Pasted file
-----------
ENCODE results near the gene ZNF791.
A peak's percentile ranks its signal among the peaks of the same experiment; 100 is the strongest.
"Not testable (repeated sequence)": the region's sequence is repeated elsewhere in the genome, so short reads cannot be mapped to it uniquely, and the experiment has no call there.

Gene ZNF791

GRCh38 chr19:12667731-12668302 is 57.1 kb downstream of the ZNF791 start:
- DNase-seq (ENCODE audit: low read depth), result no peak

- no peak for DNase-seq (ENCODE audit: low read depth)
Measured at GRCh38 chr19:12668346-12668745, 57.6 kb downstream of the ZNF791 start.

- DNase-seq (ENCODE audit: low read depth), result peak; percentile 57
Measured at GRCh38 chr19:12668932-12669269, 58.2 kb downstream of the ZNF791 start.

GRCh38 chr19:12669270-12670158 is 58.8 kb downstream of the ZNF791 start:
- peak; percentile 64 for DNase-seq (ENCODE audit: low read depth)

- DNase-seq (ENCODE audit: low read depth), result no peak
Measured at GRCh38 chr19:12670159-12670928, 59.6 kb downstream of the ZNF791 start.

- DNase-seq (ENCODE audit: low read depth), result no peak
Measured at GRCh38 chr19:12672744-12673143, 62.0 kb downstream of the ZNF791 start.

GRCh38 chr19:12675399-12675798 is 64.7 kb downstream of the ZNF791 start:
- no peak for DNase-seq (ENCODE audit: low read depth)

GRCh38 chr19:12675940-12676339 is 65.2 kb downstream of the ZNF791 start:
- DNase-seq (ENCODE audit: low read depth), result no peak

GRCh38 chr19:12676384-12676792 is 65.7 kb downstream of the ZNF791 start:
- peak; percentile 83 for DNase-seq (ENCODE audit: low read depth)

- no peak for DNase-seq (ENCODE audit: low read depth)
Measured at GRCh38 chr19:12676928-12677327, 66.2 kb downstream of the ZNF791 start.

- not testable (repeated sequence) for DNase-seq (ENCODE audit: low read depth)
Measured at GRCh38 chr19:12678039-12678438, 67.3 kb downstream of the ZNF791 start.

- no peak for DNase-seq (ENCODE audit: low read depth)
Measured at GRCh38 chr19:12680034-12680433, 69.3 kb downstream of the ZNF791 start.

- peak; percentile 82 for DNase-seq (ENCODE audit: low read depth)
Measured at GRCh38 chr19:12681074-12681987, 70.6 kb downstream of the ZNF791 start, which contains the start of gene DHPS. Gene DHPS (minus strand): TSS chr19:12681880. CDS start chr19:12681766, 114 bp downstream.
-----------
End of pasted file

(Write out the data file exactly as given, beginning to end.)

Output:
ENCODE results near the gene ZNF791.
A peak's percentile ranks its signal among the peaks of the same experiment; 100 is the strongest.
"Not testable (repeated sequence)": the region's sequence is repeated elsewhere in the genome, so short reads cannot be mapped to it uniquely, and the experiment has no call there.

Gene ZNF791

GRCh38 chr19:12667731-12668302 is 57.1 kb downstream of the ZNF791 start:
- DNase-seq (ENCODE audit: low read depth), result no peak

- no peak for DNase-seq (ENCODE audit: low read depth)
Measured at GRCh38 chr19:12668346-12668745, 57.6 kb downstream of the ZNF791 start.

- DNase-seq (ENCODE audit: low read depth), result peak; percentile 57
Measured at GRCh38 chr19:12668932-12669269, 58.2 kb downstream of the ZNF791 start.

GRCh38 chr19:12669270-12670158 is 58.8 kb downstream of the ZNF791 start:
- peak; percentile 64 for DNase-seq (ENCODE audit: low read depth)

- DNase-seq (ENCODE audit: low read depth), result no peak
Measured at GRCh38 chr19:12670159-12670928, 59.6 kb downstream of the ZNF791 start.

- DNase-seq (ENCODE audit: low read depth), result no peak
Measured at GRCh38 chr19:12672744-12673143, 62.0 kb downstream of the ZNF791 start.

GRCh38 chr19:12675399-12675798 is 64.7 kb downstream of the ZNF791 start:
- no peak for DNase-seq (ENCODE audit: low read depth)

GRCh38 chr19:12675940-12676339 is 65.2 kb downstream of the ZNF791 start:
- DNase-seq (ENCODE audit: low read depth), result no peak

GRCh38 chr19:12676384-12676792 is 65.7 kb downstream of the ZNF791 start:
- peak; percentile 83 for DNase-seq (ENCODE audit: low read depth)

- no peak for DNase-seq (ENCODE audit: low read depth)
Measured at GRCh38 chr19:12676928-12677327, 66.2 kb downstream of the ZNF791 start.

- not testable (repeated sequence) for DNase-seq (ENCODE audit: low read depth)
Measured at GRCh38 chr19:12678039-12678438, 67.3 kb downstream of the ZNF791 start.

- no peak for DNase-seq (ENCODE audit: low read depth)
Measured at GRCh38 chr19:12680034-12680433, 69.3 kb downstream of the ZNF791 start.

- peak; percentile 82 for DNase-seq (ENCODE audit: low read depth)
Measured at GRCh38 chr19:12681074-12681987, 70.6 kb downstream of the ZNF791 start, which contains the start of gene DHPS. Gene DHPS (minus strand): TSS chr19:12681880. CDS start chr19:12681766, 114 bp downstream.